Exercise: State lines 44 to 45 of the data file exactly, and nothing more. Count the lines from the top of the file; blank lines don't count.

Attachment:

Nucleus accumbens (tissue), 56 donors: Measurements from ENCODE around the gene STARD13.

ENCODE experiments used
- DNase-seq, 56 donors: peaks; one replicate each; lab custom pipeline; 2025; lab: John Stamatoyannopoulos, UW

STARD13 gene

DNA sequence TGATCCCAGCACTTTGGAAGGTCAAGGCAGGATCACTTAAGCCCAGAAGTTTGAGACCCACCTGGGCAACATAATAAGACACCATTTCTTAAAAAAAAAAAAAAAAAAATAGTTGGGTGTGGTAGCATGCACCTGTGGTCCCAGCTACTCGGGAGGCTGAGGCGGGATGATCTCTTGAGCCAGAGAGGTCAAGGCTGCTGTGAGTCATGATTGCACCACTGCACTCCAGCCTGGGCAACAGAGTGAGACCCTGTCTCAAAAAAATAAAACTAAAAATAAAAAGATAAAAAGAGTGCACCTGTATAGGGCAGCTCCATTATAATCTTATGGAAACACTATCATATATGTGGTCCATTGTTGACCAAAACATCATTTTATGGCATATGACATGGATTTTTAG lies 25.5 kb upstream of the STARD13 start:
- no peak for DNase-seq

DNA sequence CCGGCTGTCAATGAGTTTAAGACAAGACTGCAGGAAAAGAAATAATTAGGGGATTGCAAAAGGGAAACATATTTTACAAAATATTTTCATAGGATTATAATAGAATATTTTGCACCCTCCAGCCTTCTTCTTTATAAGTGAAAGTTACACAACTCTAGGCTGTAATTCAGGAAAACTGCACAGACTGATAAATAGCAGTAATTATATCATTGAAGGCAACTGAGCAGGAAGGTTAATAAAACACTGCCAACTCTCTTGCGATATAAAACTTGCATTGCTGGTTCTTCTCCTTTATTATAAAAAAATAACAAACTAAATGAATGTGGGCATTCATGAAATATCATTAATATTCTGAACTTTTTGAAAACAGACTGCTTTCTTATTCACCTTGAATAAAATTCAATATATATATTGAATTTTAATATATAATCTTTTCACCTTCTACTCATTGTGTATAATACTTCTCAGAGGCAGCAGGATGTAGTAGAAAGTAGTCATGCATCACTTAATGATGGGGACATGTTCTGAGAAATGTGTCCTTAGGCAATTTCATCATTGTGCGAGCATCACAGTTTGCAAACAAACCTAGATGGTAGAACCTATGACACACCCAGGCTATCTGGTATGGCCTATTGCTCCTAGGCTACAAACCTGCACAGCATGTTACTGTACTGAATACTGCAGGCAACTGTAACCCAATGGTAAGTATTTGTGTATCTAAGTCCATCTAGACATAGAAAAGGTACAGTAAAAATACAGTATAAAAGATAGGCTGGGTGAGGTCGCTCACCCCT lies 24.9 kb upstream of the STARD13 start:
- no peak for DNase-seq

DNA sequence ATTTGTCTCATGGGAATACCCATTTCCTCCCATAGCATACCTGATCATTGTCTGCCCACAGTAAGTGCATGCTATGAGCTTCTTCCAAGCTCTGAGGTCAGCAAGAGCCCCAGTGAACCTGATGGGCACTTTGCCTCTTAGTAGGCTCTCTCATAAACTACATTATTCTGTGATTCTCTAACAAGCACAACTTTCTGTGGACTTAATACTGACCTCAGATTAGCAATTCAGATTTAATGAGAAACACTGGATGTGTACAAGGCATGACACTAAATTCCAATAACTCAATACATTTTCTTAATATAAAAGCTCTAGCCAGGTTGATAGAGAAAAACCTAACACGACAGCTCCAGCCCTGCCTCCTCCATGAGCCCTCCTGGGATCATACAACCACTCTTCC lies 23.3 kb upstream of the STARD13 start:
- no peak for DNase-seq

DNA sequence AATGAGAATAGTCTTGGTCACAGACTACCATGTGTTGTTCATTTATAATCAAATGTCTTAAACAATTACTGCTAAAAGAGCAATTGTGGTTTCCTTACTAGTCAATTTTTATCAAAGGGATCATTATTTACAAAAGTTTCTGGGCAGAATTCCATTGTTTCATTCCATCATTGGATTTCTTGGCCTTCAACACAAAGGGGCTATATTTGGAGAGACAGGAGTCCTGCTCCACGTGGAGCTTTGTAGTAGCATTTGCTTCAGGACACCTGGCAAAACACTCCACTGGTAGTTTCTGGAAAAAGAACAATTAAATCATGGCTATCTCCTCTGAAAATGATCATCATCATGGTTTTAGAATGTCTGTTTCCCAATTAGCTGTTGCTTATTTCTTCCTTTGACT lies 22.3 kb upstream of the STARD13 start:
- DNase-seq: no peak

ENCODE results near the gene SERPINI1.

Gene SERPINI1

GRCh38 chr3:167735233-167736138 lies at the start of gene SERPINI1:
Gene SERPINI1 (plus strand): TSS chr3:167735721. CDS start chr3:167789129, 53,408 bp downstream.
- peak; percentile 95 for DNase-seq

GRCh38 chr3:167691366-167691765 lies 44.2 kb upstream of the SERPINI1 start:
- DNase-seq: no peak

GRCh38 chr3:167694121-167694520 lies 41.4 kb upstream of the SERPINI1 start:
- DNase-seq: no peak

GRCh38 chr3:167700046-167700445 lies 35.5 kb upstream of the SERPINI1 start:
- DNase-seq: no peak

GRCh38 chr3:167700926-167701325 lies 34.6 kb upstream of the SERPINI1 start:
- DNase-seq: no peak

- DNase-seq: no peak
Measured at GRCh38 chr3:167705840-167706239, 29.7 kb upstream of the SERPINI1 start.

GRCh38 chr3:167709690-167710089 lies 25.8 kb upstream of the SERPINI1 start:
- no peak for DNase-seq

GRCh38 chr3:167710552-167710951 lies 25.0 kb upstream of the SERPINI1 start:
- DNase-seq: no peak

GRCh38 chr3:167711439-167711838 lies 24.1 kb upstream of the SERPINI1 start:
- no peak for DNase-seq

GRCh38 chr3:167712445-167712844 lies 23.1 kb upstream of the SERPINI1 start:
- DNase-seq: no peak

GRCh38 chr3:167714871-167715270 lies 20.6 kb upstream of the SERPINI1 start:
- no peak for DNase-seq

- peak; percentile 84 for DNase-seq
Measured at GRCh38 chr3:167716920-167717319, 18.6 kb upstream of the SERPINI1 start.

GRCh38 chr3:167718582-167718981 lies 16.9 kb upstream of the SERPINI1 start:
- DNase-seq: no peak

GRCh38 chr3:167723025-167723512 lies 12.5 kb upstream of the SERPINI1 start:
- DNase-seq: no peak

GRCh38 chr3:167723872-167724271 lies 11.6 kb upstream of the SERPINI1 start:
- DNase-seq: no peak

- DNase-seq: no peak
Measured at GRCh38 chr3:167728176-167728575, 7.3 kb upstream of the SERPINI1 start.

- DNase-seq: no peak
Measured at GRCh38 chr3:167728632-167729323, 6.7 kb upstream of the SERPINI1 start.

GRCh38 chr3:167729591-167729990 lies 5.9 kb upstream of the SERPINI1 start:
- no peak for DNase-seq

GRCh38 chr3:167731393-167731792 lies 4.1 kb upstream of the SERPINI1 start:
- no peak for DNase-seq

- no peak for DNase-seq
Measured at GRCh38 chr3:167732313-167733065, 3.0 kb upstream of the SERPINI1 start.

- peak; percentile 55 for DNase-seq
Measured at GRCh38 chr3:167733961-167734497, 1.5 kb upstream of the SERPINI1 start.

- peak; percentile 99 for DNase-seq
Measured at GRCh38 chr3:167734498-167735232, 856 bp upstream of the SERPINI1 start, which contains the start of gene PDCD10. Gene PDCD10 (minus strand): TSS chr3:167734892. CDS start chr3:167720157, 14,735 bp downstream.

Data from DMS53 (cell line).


GRCh38 chr3:167723872-167724271 lies 11.6 kb upstream of the SERPINI1 start:
- DNase-seq: no peak